McCune-Albright syndrome [33]GNAS1 gene (not inherited)polyostotic fibrous dysplasia, cafe-au-lait skin pigmentation, multiple endocrine dysfunction-
Menkes disease [5]ATP7A gene (XR)growth retardation, vascular, neurological, and skeletal abnormalities, pale skintrichoclasis, trichorrhexis nodosa, trichoptilosis
Mitochondrial diseases [34]all modes of inheritance can be expectedmental retardation, failure to thrive, hypotonia, hypoparathyroidismlongitudinal grooving with cuticle loss
Netherton syndrome [35,36]SPINK5 gene (AR)congenital erythroderma, atopic manifestations, increased IgE leveltrichorrhexis I vaginata, trichorrhexis nodosa, trichoschisis, trichoptilosis
Occipital horn syndrome [37]ATP7A gene (XR)tallness, pectus excavatum, dorsal kyphosis, occipital horn exostoses, joint laxity, loose skin, decreased serum copper and ceruloplasmin-
Olmsted syndrome [38]TRPV3 gene (AD)constriction of digits (‘pseudoainhum’), mutilating palmoplantar keratoderma, onychodystrophy, periorificial keratotic plaquestrichorrhexis nodosa
Peeling skin syndrome [39]CDSN gene (AR)superficial patchy peeling of the entire skin, erythroderma, atopy, nail anomaliestrichorrhexis invaginata-like changes, monili-form hair shaft diameter reductions, irregular hair shaft torsions
Salti-Salem syndrome [40]NK (AD)hypogonadotropic hypogonadism-
Steatocystoma multiplex [41]KRT17 gene (AD)subcutaneous cystspili canaliculi
Tricho-hepato-enteric syndrome [42]TTC37, SKIV2L genes (AR)low birth weight, failure to thrive, facial dysmorphism, diarrhoea, liver diseasetrichorrhexis nodosa, aniso- and poilkilotrichosis
Trichothiodystrophy, photosensitive [43,44]ERCC2, XPD genes (AR)mental and physical retardation, short stature, facial dysmorphism, ichthyosis, photosensitivity, ocular abnormalitiesPili annulati (‘tiger-tail’ hair), trichoschisis, trichorrhexis nodosa
AD, autosomal dominant; AR, autosomal recessive; NK, not known; XD, X-linked dominant; XR, X-linked recessive.
Table 2. Pili torti in ectodermal dysplasias.
Table 2. Pili torti in ectodermal dysplasias.
Disease/SyndromeGenetic Defect, InheritanceOther Clinical FindingsOther Hair Shaft Abnormalities
Ankyloblepharon-ectodermal defects-cleft lip and palate syndrome [60]TP63 gene (AD)hypoplastic maxilla, palmoplantar hyperkeratosis, dystrophic nails, cleft lip/palate, dental anomalies, ankyloblepharon, lacrimal duct atresia, auricular abnormalitiespili canaliculi, trichoclasis, trichorrhexis nodosa, pili annulati, pili triangulati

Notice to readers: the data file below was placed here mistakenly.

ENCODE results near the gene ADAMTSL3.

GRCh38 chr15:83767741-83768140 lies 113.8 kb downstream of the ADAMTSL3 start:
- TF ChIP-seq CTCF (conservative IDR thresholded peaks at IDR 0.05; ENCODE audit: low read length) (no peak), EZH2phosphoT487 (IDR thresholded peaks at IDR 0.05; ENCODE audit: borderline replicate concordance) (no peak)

Basan syndrome [61]SMARCAD1 gene (AD)neonatal blisters and milia, adermatoglyphia, traumatic blistering and fissuring, hypohidrosis-
Cleft lip/palate-ectodermal dysplasia syndrome [25]PVRL1 gene (AR)mental retardation, facial dysmorphism (protruding and malformed ears, micrognathia, bilateral cleft lip/palate), syndactyly, palmoplantar keratoderma, hypohidrosis, teeth, and nail anomalies-
Ectodermal dysplasia 4, hair/nail type [62]KRT85, KRT74, HOXC13 genes (AR)congenital nail dystrophy-
Ectodermal dysplasia with corkscrew hairs [26,63]NK (AR)facial dysmorphism, cleft lip/palate, scalp keloids, follicular plugging, keratosis pilaris, xerosis, eczema, palmoplantar keratodermia, cutaneous syndactyly, onychodysplasia, teeth abnormalities-
Ectodermal dysplasia with syndactyly [25]PVRL-4 gene (AR)highly arched palate, teeth abnormalities, syndactyly, hypoplastic nails, dry skin with hyperkeratosis-
Ectrodactyly, ectodermal dysplasia, and cleft lip/palate syndrome 3 [64]EEC3 gene (AD)hearing loss, cleft lip/palate, dysplastic teeth, ectrodactyly, syndactyly, nail dystrophy, hypopigmentated skin, hyperkeratosis, skin atrophy, genitourinary anomaliespseudomoniletrix, pili canaliculi, longitudinal grooving, trichothiodystrophy
Goltz syndrome [65]PORCN gene (XD)cleft palate, syndactyly, polydactyly, skin atrophy, telangiectasia, herniation of fat, papillomas, nail and teeth anomalies, ocular anomalies (coloboma of iris and choroid, strabismus, microphthalmia)atrophic hair with reduced diameters, flattened hair shafts, trichorrhexis nodosa, pili trianguli et canaliculi
Hidrotic ectodermal dysplasia [66,67,68]GJB6 gene (AD)short stature, clubbed digits, palmoplantar hyperkeratosis, hyperpigmentation, nail dystrophy, cataract, photophobia, strabismustrichorrhexis nodosa, trichoptilosis, pili bifurcati, variable diameter, damaged cuticles, irregular helical twists, pili canaliculi
Hypohidrotic Ectodermal Dysplasia [12]EDA1/EDAR, EDARADD, WNT10A genes (XR, AR, AD)facial dysmorphism (prominent forehead, thick lips, flattened nasal bridge), teeth abnormalities, hypohidrosistrichorrhexis nodosa, pili bifurcati, variable shaft thickness
Hypotrichosis-osteolysis-periodontitis-palmoplantar keratoderma syndrome [25]NK gene (AD)onychogryphosis, acroosteolysis, linear or reticular palmoplantar keratoderma and erythematous, psoriasis-like skin lesions, periodontitis, premature teeth loss, lingua plicata, ventricular tachycardiapili annulati
Oculo-dento-digital syndrome [69,70]GJA1 gene (AD, AR)facial dysmorphism (narrow, pinched nose, hypoplastic alae nasi, prominent columella, narrow nasal bridge), microphthalmia, microdontia, syndactyly, camptodactyly, clinodactyly, brittle nails“tiger tail” aspect, monilethrix, pili annulati
Pachyonychia congenita-2 [71,72,73]KRT17 gene (AD)palmoplantar hyperkeratosis, nail dystrophy, hyperhidrosis, cystic lesions (steatocystoma multiplex, pilosebaceous cysts), folliculitis, natal teeth-